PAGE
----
Rohit Sharma avoided a repeat of the choke against Rajasthan Royals, and Deccan Chargers bit another bullet on route to a fourth consecutive win, one that gave them an even chance in the semi-final race. Deccan's bowlers did plenty to lose this one, but a graceful yet lethal 68 off 38 balls from Rohit took them home. Apart from the falling wickets, Rohit had to make up for another ordinary finish by Deccan's bowlers: 76 runs off the last five overs, during which time Mahela Jayawardene scored 57 off 18.
Put in on a difficult pitch, Kings XI Punjab were 98 after 15 overs, Deccan reached 98 in 11. Deccan bowled tripe in the last five to reconfirm their reputation of being worst at the death, and their batsmen kept getting out regularly to bowling that was not extraordinary.
That they reached 98 in 11 overs was thanks to some clean golf-like swinging from T Suman and Rohit who swung the momentum Deccan's way. After Adam Gilchrist failed to last the Powerplay yet again, both Suman and Monish Mishra struggled against short deliveries on a tricky pitch.
It was a dry surface covered by grass from a good-length area at one end to just short of a length at the other. Anything pitched in the grassy area got extra bounce and seam movement. Punjab's inexperienced attack took advantage of that, but every time they pitched up Suman effortlessly lofted them out of the ground. When Suman did get out in the 14th over, with 55 required off 41, Deccan were favourites. Especially with Rohit, who had reached 40 off 22 without having moved a bone in a hurry.
In the next over, though, Andrew Symonds went to manufacture a cut against Juan Theron and was bowled. Two tight overs followed, and Deccan were in familiar territory: 29 runs from 18 balls, Rohit in the middle and the Rajasthan choke fresh in everyone's memory.
It was then that Yuvraj Singh bowled an over that would take the game this way or that. It took the game this way and that. Mitchell Marsh launched him for a six first ball, but holed out later in the over to leave Rohit needing to score 19 off the last two. That's when Rohit added grit to the grace, converting two one-and-a-halves into twos in the 19th over, then picking an Irfan Pathan slower one over wide long-on for four.
With seven required off seven, Rohit teased again, mis-hit another loft into the same area, Piyush Chawla ran across from long-on, didn't cut the angle, and had to dive both back and to the right. The valiant dive resulted in his getting a hand onto it, and a parried six. Game over.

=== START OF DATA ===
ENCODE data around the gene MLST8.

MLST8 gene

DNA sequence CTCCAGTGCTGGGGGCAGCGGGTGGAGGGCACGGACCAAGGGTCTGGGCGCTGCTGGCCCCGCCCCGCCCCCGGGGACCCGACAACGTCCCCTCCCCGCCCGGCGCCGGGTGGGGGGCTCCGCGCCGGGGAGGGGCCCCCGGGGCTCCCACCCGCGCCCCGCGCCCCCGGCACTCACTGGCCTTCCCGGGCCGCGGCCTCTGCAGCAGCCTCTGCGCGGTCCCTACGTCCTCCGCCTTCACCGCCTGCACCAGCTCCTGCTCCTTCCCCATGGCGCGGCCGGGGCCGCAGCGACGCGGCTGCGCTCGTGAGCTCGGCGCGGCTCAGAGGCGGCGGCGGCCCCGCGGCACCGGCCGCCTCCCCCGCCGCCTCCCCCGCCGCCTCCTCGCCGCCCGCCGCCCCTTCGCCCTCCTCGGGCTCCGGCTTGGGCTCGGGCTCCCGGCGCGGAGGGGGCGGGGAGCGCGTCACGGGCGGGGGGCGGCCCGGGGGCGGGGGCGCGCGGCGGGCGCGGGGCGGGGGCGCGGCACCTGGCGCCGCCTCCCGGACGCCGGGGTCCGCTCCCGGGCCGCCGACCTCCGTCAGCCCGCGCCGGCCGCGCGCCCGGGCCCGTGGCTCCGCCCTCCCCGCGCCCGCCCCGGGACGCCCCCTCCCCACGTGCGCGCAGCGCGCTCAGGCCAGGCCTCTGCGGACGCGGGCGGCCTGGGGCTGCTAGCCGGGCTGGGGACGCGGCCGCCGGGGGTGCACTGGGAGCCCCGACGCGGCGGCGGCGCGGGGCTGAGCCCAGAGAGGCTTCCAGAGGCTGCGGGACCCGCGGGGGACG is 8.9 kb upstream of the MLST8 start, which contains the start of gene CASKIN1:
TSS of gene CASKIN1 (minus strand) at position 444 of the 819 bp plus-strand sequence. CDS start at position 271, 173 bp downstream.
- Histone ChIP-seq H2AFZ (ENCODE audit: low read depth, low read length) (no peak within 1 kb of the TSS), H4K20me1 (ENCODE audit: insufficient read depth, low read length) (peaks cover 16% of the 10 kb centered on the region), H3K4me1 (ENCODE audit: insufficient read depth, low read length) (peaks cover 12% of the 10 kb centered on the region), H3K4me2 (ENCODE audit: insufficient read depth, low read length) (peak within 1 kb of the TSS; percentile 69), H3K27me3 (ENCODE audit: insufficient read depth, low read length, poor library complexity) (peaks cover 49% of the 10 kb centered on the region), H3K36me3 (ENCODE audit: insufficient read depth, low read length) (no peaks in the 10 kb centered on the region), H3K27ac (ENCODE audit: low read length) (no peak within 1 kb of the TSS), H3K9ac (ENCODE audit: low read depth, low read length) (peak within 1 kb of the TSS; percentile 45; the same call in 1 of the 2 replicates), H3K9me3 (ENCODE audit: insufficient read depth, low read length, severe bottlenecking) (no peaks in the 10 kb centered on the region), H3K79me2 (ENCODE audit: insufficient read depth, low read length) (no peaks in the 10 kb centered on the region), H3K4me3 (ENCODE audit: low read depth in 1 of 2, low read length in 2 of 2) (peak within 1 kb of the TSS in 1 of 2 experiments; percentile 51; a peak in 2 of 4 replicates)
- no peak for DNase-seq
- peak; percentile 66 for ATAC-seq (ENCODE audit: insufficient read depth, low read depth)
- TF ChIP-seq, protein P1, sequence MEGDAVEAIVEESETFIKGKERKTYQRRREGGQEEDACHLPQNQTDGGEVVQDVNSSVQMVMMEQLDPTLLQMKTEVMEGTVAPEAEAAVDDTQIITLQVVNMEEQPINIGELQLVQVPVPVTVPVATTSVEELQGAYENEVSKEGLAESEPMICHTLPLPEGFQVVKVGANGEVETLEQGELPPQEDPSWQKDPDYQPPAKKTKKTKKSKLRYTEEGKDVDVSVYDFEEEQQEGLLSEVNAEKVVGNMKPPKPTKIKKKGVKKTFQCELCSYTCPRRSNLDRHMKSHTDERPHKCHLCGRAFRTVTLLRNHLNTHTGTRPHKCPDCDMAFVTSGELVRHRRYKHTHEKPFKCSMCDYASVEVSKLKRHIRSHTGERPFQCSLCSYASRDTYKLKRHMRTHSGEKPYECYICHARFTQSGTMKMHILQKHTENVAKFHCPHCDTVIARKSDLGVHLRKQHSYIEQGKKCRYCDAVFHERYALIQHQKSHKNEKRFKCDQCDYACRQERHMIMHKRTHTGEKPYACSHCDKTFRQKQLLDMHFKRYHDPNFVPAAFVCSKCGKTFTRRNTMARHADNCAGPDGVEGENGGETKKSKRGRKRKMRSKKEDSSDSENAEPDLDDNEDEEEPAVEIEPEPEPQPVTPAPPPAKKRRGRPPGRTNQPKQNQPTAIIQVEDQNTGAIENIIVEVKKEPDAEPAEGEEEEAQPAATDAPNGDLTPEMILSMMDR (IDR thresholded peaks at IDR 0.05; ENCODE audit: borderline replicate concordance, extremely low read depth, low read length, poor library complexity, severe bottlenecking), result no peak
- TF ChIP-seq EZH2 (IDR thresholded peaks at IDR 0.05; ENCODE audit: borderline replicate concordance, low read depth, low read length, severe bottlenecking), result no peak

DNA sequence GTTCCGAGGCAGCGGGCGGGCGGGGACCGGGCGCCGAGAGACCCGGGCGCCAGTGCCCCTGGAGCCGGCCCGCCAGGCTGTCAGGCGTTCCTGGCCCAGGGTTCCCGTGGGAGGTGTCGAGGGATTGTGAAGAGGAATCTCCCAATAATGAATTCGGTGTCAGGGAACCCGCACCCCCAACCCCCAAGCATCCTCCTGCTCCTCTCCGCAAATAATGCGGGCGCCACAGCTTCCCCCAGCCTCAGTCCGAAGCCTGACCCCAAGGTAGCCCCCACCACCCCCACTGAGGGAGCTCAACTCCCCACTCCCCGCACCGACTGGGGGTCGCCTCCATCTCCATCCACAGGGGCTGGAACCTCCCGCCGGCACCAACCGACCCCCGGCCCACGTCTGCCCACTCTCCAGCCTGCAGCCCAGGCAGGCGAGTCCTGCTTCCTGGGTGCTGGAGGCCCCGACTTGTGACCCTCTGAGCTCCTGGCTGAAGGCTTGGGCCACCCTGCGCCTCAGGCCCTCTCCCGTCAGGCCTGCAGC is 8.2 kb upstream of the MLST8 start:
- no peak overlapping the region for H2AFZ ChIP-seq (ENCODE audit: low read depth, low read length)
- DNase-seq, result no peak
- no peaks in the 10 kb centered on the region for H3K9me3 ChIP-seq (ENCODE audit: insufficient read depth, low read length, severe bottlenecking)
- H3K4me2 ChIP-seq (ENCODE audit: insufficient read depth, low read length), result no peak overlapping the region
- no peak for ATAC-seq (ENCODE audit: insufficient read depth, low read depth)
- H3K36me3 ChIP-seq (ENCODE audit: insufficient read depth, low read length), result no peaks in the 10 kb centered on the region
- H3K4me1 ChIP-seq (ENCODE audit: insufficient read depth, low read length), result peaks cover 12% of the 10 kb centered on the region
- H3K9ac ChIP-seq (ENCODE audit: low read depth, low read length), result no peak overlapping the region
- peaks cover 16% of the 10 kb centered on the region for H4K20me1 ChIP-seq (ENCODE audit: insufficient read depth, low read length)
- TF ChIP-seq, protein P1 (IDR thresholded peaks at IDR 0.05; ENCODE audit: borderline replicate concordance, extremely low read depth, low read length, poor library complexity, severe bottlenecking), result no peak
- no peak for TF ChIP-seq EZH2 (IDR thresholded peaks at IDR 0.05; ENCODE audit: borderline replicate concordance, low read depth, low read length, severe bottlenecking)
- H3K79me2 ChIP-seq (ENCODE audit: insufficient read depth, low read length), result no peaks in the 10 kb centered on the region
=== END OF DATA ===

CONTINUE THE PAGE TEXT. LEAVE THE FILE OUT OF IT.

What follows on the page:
While it might have been cathartic for Rohit to carry his team over the line, he shouldn't have been chasing so much. Deccan had won an important toss on a tricky pitch, they had the better bowlers, and they had even got off to a good start. Even Mitchell, a medium-pace bowler, managed to trouble the batsmen. Ryan Harris used the conditions best, removing Shaun Marsh for a duck with the extra bounce.
Mitchell and RP Singh, though, didn't manage to hit the right lengths consistently. Kumar Sangakkara and Jayawardene made full use of either balls too short or half-volleys. Even as Jayawardene struggled to get the timing right in the middle overs, Sangakkara kept playing the pretty strokes, moving to 52 off 36.
Rahul Sharma removed Sangakkara with the second ball he bowled, the next four overs went for just 12, but Jayawardene was about to shift a gear. In the 16th over Jayawardene, on 36 off 44 balls, smashed Rahul for a six and a four. In the 17th RP was short and wide, and went for five consecutive boundaries. In the 19th, even Harris bowled length and Jayawardene and Yuvraj took 18 runs off it, double of what he had gone for in the first three. Gilchrist bravely invited RP to bowl the last over. The bowler duly brought up his fifty by going for 14 runs.
Put together, Jayawardene, Sangakkara and Rohit made up for the fact that the night match rendered invisible the breathtaking hilly surroundings in Dharamsala. Uncultured shots were conspicuous by absence.